The 10,000 hour rule

Malcolm Gladwell’s book The Outliers posits that successful people spend at least 10,000 hours working on their chosen craft, art or profession before becoming skilled enough to enjoy success.

Slate.com recently ran an article on how the 10,000 hours rule applies to writing, too. Cookies for anyone who can find the original link. Yes, some of us have a natural talent for writing. All the same, even the “naturals” have to log serious time in developing an understanding of the craft as a discipline. In the case of writing, and in this context, discipline is defined as “daily practice that leads to a project’s completion.” This is not the “discipline” of “I was good on my diet.” This is discipline along the lines of what it takes to get multiple black belts in a martial art.

When I measure my own career against this rule, I come up with yes, I fulfilled it and no, I haven’t – at the same time.. Technically, I have more than surpassed the requirement.  I started publishing political editorials at age 16, I majored in writing at Lakeland and in mass communications at Mankato State, and while I didn’t finish graduate school, my attempted MFA was in creative writing. Throughout the latter half of  my undergrad, in between my undergrad and graduate school, I also wrote for Llewellyn and picked up freelance work where I could.

If you put every hour I’ve spent putting together the written word, I easily surpass 10,000 hours.

But.

Yes, there’s always a but.

Writing, like the aforementioned martial arts, has different styles and disciplines. Blogging differs from print news writing. Poetry differs from prose. Fiction differs from nonfiction.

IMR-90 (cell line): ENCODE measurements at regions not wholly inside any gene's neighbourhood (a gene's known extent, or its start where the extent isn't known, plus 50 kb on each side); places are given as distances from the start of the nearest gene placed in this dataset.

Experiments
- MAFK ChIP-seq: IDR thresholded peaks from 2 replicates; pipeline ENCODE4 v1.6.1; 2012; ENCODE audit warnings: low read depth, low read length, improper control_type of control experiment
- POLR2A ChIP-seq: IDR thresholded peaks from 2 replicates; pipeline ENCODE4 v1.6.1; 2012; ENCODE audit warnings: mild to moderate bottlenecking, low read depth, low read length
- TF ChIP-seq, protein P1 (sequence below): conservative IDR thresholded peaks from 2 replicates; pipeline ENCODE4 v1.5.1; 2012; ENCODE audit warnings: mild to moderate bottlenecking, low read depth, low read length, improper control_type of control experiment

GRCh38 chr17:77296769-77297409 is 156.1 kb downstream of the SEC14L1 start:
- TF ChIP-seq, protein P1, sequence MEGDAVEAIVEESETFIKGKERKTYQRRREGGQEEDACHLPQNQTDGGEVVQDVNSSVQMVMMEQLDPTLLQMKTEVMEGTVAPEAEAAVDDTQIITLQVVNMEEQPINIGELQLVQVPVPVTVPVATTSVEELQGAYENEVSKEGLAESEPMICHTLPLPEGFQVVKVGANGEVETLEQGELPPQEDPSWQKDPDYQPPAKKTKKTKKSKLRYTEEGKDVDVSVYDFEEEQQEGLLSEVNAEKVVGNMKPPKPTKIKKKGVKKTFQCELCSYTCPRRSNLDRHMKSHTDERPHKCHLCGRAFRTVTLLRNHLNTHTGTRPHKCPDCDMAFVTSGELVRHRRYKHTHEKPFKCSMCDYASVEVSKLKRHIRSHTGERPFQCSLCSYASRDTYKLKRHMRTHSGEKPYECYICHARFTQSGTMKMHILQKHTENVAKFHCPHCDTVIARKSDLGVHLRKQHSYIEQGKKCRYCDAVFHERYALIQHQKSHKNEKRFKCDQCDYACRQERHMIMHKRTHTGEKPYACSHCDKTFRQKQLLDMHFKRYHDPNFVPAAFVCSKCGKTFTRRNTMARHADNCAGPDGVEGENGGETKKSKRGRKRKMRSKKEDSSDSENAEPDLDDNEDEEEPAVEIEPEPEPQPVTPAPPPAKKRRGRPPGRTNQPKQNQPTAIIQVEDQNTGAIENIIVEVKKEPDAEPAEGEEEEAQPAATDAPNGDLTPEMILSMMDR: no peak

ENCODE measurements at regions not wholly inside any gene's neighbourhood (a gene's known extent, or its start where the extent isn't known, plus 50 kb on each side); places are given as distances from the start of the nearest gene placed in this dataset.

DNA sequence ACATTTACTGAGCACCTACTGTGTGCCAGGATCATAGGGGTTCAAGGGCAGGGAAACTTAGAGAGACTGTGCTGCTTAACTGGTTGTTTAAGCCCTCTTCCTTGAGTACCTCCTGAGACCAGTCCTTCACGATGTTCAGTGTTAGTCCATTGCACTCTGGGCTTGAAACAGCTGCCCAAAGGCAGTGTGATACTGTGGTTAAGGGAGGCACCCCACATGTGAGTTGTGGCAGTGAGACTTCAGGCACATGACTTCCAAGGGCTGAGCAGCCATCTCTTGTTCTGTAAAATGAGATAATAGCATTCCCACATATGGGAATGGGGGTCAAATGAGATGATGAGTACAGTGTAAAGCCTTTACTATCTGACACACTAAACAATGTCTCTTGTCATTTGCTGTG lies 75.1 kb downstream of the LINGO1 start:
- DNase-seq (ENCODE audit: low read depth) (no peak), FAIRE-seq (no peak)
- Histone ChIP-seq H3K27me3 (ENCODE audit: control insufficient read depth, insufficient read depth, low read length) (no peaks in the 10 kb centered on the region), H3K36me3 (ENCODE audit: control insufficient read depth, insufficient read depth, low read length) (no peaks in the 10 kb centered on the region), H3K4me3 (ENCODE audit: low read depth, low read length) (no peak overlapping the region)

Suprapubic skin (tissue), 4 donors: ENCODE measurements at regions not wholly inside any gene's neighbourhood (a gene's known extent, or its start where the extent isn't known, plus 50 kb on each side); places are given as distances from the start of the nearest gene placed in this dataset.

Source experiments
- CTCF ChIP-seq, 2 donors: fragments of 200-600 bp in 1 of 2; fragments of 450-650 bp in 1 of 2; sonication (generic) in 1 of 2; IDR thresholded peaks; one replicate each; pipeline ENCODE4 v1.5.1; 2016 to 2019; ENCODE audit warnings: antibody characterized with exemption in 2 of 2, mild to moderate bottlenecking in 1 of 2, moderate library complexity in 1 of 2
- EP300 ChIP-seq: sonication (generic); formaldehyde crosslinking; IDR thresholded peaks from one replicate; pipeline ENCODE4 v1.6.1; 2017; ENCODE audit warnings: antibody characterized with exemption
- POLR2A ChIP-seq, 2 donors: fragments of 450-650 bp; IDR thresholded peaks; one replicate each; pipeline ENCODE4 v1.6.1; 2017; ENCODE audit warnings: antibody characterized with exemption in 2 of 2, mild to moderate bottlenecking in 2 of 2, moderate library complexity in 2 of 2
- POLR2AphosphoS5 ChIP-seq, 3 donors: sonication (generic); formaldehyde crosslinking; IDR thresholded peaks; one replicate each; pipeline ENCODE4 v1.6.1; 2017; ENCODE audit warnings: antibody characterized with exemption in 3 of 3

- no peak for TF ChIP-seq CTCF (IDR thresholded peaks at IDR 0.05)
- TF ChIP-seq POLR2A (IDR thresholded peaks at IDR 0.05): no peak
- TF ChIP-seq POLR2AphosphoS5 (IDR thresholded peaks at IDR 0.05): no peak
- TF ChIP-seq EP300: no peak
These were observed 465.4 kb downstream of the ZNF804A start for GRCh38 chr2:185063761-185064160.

I’m not sure I’ve actually passed the 10,000 hours rule in any ONE area of writing. While I love eclecticism – or I have trouble with singular commitment, your pick – I think I may see why my career does not quite have the recognition I would like to have at my age.

I definitely have not logged 10,000 hours in poetry. I quit taking poetry classes after my dentist commented that I seemed to have started grinding my teeth. (It wasn’t the poetry, it was the damned graduate school poets. The only good one would never read her stuff out loud.)

I definitely haven’t logged 10,000 hours in news and political writing. I may have clocked around 1000 hours, most of it during the Clinton administration.

I guess I have logged about 8,000 hours in nonfiction prose – I get the sense that the book Divorcing a Real Witch is my journeyman’s piece, the book that will take me across that final line .

I may have logged around 4500 hours in ritual writing – I consider this separate from poetry.

I think I’ve logged under 10,000 hours in blogging, but I’m very close to the line on that one, especially because Fat Chic used to take up stretches of hours every day.

While I’ve written plenty of words in my lifetime, the words I’ve written in specific forms have yet to cross the line to mastery. I know from my careful work in the Artist’s Way that I can’t just make myself get it all done at once, I have to take time on establishing those hours.

This doesn’t make me feel that bad. Yes, I should have been working on my own projects and not just classwork while in college, but my circumstances required me to work whatever jobs I could and often this crimped into that time. Even then, creative energy had limited flow, and I was very busy unlearning childhood lessons so I could be a functioning and safe adult.

In truth, I find the 10,000 hour rule helpful. For me it’s an “Oh, so that’s what’s going on!” when it comes to recognition, accomplishment, and finishing my projects. I just need to log more hours. It makes my noodling at keyboard and notebook much more important. It gives me a sense of validation.

Sure, I am a late bloomer – and in this case, “late bloomer” means “aging awesomely.”